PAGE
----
I can't believe it! Shame on Gilbert and Gores!. Why aren't they like Mike Ilitch as I once thought Gilbert and Gores were. Mike didn't ask for a taxpayer vote for money to build Stadiums. The Ford's didn't ask the taxpayers for a vote to build a Football Stadium! Now that's a very good idea! Lets put it to a vote of the taxpayers. That would be fair eh. But these guys are not interested in being fair are they! I can't believe the previously thought to be good guys like Billionaires Dan Gilbert and Tom Gores are now breaking as bad as have the blood sucking tax Republican vampires in Lansing who delight in imposing taxation monies on the poor and give it to the Billionaires Big Business owners who pay to get the Republican vampires elected. Even a blind man or woman can see that vicious Billionaire/Republican money circle who could care less for the less fortunate in these cites and this state. Imagine the glee in Lansing as they once more get the chance to use taxpayer money for big business and deprive Michigan Townships, Villages, and Small Cities of their share of the $45 Billion or more in tax monies they should have gotten - $45 Billion gone up in Republican smoke! But wait - in several years they will raise the sales tax or income taxes to make up for what the Republicans gave to the Gilberts and Gores. Gee - that sounds like a familiar tune eh.
Kevin Grand
Mon, 09/19/2016 - 12:26pm
Normally, when I hear of any scheme to have public officials "kick in a little from the kitty" for someone's favorite pet project, I'd say get in line. Cities, schools, colleges, road builders...the list goes on and on with people who are already clamoring for more money. I'm pretty sure that the likes of Messrs. Power, French along with Mrs. Dawsey would agree with that sentiment given the material they have written in the past. Speaking for myself, if Lansing has any money that it doesn't need, then it should immediately be returned to where it came from (read: the Michigan Taxpayers). There are more than a few uses that I would like to be able to spend more of my own money on (and I'll wager that there are others here as well who can do the same). But based upon Lansing's past performance with people like this (i.e. Joel Ferguson and the MSP Headquarters the MSP didn't really ask for or Ron Boji and the Capitol View project to replace the office building the Michigan Senate is already in), don't be too surprised if it gets quickly and quietly added to the short list of "To-Do" projects for waning days in this session of the Michigan Legislature.
dick b
Mon, 09/19/2016 - 11:32pm
What is the matter with people? Why is everyone always accusing someone else with a political reason for doing or not doing something? Brownfields are good for no one, but cost a ton of money to clean. Businesses must make a profit or they don't stay in business, and whatever jobs they create will be lost if it fails. These projects can accomplish both a profit for the investment someone makes, and a long term "profit" for the community and state with the added tax revenues successful business will provide. There must be a reasonable compromise that will allow a win-win for everyone, but it won't happen if we continue to point fingers at "the other guy" without looking in the mirror ourselves. Let us not mess up any chance to help revitalize our cities by PETTY politics on both sides. Look at what some successful cities have done. Check out the Utica, Mi solution in reclaiming land that has been vacant for years into a wonderful stadium that adds to the community without giving away the farm. It can be done, with the proper attitude. Just do it!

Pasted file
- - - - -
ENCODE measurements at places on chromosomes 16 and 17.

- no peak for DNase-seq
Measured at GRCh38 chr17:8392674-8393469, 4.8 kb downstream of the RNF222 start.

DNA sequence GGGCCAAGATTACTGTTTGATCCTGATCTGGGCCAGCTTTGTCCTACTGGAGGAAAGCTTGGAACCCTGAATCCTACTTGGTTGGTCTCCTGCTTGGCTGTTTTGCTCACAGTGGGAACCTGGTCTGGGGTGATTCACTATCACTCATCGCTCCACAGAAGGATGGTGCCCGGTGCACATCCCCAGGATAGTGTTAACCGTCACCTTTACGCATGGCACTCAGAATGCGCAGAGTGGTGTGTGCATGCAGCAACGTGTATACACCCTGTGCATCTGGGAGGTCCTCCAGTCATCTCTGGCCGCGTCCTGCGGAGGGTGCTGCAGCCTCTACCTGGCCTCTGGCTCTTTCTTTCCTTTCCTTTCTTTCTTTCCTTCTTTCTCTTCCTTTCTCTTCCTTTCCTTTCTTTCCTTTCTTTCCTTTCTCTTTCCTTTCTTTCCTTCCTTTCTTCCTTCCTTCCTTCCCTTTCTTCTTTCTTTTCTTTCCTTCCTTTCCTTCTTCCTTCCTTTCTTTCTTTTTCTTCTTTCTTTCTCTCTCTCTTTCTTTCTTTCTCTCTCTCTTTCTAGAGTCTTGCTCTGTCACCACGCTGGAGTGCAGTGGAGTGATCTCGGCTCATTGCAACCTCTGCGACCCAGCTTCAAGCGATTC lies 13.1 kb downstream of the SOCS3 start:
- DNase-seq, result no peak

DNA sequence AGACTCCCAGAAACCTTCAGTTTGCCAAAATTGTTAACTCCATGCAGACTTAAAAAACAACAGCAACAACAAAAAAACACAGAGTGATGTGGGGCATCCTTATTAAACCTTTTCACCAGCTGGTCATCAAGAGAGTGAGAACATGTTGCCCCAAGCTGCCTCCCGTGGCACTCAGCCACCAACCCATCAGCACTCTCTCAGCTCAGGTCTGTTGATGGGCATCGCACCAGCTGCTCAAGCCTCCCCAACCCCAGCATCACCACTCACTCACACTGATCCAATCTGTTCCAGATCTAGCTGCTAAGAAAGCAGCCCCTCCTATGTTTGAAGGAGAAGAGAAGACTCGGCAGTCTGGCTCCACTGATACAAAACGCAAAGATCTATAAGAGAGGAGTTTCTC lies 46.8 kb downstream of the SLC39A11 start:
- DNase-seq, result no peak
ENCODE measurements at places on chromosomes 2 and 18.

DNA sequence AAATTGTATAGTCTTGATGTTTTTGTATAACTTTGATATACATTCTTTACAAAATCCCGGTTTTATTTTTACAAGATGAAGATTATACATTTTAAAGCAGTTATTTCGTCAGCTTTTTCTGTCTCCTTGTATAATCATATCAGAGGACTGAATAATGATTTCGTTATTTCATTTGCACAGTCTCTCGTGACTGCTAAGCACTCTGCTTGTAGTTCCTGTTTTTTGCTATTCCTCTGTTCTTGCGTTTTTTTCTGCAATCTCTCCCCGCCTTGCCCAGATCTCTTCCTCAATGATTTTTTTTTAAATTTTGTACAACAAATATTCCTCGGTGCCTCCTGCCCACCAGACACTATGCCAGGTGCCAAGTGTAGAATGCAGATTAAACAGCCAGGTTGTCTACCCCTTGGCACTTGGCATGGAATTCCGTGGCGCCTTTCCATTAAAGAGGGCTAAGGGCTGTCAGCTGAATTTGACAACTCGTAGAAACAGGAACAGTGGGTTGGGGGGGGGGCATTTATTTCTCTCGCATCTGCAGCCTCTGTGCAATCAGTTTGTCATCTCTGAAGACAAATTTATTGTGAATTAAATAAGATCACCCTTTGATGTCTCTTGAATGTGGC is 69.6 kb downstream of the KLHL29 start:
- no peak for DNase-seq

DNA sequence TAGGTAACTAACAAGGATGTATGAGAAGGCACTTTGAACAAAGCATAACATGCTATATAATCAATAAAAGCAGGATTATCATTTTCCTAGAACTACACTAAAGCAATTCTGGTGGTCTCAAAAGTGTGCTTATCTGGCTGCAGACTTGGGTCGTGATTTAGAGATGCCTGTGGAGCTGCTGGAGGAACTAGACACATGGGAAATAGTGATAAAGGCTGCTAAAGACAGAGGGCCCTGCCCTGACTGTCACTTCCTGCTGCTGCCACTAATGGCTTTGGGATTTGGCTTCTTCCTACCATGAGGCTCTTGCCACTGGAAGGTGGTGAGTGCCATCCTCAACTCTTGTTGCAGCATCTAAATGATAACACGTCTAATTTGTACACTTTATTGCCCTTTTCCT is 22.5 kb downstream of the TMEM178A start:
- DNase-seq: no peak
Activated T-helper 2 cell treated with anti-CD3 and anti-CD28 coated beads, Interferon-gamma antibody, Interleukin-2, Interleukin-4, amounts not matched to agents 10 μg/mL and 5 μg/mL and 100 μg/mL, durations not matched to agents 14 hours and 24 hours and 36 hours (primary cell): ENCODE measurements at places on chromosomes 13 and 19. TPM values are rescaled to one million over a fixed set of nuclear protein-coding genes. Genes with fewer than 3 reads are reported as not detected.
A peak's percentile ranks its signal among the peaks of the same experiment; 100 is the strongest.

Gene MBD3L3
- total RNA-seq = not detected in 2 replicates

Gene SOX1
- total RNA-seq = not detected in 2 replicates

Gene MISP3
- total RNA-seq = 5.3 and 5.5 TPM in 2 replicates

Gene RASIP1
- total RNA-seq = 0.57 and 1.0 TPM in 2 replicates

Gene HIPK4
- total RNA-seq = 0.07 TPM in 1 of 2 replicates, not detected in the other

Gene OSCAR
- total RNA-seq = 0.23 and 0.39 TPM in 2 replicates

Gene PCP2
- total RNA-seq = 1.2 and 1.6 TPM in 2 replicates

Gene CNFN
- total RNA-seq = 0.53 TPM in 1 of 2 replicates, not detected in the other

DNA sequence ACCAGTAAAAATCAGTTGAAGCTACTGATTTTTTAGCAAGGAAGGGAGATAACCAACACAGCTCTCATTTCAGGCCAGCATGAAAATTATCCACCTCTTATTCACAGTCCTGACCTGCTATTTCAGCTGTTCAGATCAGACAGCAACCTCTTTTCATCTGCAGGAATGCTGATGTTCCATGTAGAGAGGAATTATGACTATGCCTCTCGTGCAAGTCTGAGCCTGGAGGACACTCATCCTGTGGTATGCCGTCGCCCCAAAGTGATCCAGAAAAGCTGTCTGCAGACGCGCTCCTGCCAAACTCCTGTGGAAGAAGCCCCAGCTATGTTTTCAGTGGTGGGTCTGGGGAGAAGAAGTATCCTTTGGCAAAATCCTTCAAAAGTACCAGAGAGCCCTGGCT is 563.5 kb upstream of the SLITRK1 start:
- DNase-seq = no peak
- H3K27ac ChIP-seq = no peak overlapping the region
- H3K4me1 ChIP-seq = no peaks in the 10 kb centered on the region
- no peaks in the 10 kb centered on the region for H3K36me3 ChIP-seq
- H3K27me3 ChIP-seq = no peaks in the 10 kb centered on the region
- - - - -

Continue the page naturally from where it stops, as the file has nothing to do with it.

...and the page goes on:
Tue, 09/20/2016 - 12:25am
Dear dick b -"what is the matter with you and your lack of concern - or really your total disregard for the citizens, communities and small businesses of Michigan. Your disrespect and disregard for the taxpayers of Michigan who can't afford to pay for every hair brained republican scheme to bilk taxpayer money for the billionaires to get richer on. The contriver's of this intended abuse of the poor and middle class citizens of Michigan should be ashamed of the idiot in their mirror each morning. Then you are right about how this should be handled so lets put it to a taxpayer vote this November and not try to force it down Michigan's throat. What say you dick? Will you play fair?
Kevin Grand
Tue, 09/20/2016 - 3:02pm
Easy, because Lansing is proposing to do something that it does not have any authority to do according to the Michigan Constitution. Unless someone snuck in a provision recently under the section "well-heeled donor tax carve-out", you cannot just take away tax revenue and give it to someone (with very deep pockets), who has been lobbying for this like you wouldn't believe for the past several months just because he says that he'll do some good with it. The MEDC is a textbook example of what happens when you take state $$$ and just give it to business. Just go and look up the number for yourself on jobs that were created under their recent battery binge? It's not a pretty sight. Personally speaking, I would've never thought that this package would've gotten this far. The word on the street is that the republican party is a little on edge over how many seats in the Michigan House they will lose this November. This should easily sail through the Michigan Senate in the next few weeks by a party line vote. But don't expect the Michigan House (or Gov. Snyder) to take it up until after the General.
Phil L.
Tue, 09/20/2016 - 12:17pm
Great. Fabulously wealth people receiving more tax breaks. Michigan residents will pay for pollution-causing industries twice.
jim
Wed, 09/21/2016 - 10:57am
does the Pontiac Silverdome "ring a bell" with anyone? "Brownfields" are just a reminder of previous government failure to adequately protect the environment and taxpayers.
John S.
Fri, 10/21/2016 - 7:32pm
There was a $1.6 billion dollar tax cut for businesses and, sure enough, they're back for more. The economists call it rent seeking--lobbying by economic groups for governmental interventions that will yield them profits beyond what they would get in the competitive market. The governor should say "no" to this scheme. The "no action" option may be best with respect to brownfields--just leave them alone. Down the road a developer may come along that will find it worthwhile to purchase, clean up, and build on the site. Is there a shortage of properties that are not brownfields to develop?